In general, it's a good idea for farmers to look at energy use on their farm every five years and consider opportunities to reduce energy consumption, says Don Day, energy extension associate for University of Missouri Extension.
However, the need for an energy audit may vary from farm to farm, Day said. For example, if you already had an energy audit conducted on your farm, even if it was five or more years ago, it will continue to provide accurate information regarding potential energy savings until you make changes that affect energy usage.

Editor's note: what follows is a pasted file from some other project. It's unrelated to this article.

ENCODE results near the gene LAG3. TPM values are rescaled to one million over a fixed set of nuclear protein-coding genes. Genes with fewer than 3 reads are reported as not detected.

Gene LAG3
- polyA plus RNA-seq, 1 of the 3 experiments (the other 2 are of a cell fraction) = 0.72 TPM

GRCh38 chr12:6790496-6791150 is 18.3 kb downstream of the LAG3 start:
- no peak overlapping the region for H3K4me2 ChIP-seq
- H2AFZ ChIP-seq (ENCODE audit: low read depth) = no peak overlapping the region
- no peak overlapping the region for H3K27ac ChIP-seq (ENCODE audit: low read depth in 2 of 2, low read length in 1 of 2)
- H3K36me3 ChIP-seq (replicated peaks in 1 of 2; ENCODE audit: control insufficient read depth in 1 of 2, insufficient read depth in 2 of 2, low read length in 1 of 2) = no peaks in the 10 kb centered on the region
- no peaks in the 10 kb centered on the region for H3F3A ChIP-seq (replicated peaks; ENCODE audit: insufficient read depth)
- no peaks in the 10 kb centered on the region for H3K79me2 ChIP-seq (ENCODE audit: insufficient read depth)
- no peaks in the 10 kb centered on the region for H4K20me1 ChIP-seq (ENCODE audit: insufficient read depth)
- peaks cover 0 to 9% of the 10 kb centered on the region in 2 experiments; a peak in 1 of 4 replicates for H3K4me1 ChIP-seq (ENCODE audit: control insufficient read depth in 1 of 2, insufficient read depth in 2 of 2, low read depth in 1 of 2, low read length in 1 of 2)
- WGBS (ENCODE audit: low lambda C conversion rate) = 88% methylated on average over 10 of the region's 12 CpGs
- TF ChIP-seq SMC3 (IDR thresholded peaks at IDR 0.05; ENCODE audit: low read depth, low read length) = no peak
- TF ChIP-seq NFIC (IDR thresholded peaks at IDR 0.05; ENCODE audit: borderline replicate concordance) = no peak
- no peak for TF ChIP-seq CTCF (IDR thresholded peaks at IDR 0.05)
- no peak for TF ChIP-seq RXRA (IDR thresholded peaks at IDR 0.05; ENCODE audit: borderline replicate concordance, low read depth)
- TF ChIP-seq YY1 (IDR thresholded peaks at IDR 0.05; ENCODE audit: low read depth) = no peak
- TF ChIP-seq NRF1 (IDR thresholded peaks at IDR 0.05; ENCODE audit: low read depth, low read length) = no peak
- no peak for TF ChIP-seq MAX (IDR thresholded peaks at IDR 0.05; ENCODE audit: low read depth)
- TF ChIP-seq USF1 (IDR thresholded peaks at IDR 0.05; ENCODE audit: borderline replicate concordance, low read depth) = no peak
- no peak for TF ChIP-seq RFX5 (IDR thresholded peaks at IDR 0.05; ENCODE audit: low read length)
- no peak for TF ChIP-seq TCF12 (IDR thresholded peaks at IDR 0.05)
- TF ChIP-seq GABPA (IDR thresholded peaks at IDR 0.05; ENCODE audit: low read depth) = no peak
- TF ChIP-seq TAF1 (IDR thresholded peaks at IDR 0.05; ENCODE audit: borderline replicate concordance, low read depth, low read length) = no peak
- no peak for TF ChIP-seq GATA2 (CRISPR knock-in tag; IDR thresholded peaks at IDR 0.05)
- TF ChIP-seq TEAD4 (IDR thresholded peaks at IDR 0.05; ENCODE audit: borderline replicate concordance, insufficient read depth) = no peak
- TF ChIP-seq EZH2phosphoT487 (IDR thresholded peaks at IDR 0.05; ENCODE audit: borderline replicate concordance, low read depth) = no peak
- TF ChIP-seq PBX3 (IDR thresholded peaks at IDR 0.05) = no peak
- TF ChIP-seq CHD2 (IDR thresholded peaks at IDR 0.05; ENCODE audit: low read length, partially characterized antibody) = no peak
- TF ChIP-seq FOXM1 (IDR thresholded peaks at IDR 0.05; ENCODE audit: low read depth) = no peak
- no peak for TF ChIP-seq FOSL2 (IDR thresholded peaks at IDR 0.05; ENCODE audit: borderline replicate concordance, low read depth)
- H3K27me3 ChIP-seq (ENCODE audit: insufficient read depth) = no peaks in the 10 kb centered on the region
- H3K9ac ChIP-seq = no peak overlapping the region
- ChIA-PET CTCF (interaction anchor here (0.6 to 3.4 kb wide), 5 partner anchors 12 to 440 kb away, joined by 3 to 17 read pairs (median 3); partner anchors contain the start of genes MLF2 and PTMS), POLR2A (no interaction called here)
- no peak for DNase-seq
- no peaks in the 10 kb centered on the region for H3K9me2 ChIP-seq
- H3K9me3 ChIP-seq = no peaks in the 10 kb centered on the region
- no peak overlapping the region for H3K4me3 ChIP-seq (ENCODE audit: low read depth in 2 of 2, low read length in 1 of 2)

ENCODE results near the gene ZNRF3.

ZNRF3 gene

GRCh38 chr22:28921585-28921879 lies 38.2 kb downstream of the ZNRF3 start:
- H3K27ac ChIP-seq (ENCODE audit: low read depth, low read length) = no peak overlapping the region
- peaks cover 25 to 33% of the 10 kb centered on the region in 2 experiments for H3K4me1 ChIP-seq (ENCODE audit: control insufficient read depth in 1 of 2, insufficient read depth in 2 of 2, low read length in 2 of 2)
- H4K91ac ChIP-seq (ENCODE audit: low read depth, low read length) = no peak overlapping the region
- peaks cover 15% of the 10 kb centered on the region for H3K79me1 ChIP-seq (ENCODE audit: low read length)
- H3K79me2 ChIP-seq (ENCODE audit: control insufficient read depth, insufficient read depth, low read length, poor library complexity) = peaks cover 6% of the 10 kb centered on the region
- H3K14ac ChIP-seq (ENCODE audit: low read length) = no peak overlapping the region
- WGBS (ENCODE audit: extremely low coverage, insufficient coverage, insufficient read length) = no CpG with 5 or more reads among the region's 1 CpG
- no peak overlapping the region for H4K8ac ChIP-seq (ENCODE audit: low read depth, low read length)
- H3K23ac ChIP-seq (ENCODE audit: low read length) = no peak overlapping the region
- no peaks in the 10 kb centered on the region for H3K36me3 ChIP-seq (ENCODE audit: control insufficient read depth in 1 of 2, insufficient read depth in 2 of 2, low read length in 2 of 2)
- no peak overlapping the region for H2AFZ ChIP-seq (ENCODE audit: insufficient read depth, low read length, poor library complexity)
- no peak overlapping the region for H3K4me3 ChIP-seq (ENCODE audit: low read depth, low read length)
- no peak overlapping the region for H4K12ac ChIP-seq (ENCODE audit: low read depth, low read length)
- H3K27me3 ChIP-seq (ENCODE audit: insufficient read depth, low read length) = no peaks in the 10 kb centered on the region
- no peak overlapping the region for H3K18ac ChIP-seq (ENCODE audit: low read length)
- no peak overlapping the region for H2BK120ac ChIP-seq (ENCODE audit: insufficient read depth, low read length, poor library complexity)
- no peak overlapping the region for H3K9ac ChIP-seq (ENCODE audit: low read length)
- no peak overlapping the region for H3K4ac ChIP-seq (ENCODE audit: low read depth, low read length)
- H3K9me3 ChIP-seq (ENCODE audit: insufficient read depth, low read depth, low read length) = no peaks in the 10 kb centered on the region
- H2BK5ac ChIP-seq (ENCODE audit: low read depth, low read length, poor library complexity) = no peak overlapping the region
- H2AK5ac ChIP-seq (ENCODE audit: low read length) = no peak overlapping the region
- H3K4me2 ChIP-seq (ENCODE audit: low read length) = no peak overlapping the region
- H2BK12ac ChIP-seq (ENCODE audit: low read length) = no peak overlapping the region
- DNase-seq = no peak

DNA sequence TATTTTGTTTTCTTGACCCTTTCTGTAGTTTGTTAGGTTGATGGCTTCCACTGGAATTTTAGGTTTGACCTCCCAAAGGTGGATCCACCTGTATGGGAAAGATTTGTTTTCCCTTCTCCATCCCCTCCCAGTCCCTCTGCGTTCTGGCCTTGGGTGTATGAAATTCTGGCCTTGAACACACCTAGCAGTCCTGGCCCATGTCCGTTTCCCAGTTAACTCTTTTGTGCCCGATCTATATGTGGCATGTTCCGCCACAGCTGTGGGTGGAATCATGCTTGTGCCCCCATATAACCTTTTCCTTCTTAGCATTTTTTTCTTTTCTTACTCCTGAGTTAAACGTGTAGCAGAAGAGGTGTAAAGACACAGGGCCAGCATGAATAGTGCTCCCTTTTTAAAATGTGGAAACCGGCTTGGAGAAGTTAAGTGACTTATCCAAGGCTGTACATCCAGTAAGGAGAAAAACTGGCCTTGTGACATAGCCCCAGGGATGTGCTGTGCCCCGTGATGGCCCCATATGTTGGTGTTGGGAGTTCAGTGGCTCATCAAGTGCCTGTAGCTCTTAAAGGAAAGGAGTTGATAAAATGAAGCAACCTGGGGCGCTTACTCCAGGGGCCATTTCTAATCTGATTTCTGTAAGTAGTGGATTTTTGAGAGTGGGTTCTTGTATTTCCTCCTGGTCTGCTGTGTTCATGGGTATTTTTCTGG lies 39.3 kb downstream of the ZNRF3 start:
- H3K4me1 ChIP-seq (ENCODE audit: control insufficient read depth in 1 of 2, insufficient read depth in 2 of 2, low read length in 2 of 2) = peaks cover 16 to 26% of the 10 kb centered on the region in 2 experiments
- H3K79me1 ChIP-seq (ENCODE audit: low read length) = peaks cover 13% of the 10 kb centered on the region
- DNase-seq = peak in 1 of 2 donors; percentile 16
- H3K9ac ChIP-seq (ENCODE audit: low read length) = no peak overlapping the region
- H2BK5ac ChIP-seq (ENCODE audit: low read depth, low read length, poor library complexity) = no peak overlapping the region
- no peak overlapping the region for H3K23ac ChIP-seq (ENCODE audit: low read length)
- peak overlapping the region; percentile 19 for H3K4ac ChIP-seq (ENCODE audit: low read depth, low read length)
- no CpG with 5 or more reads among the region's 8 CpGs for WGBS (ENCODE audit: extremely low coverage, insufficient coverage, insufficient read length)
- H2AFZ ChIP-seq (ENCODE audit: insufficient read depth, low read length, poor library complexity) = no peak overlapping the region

"A new audit may also be in order if energy prices change or there is an additional energy alternative that a farmer is considering using that was not addressed initially," he said.
Changes in energy prices can alter payback periods, he added. "We have seen changes in the relative prices of energy sources over the past few years that will change what fuel a farmer might use." However, he notes, it generally doesn't pay to change the type of fuel you are using unless a piece of equipment such as a furnace or an engine needs to be replaced.
Day offers some additional recommendations to help farmers decide when they need an energy audit on their farm: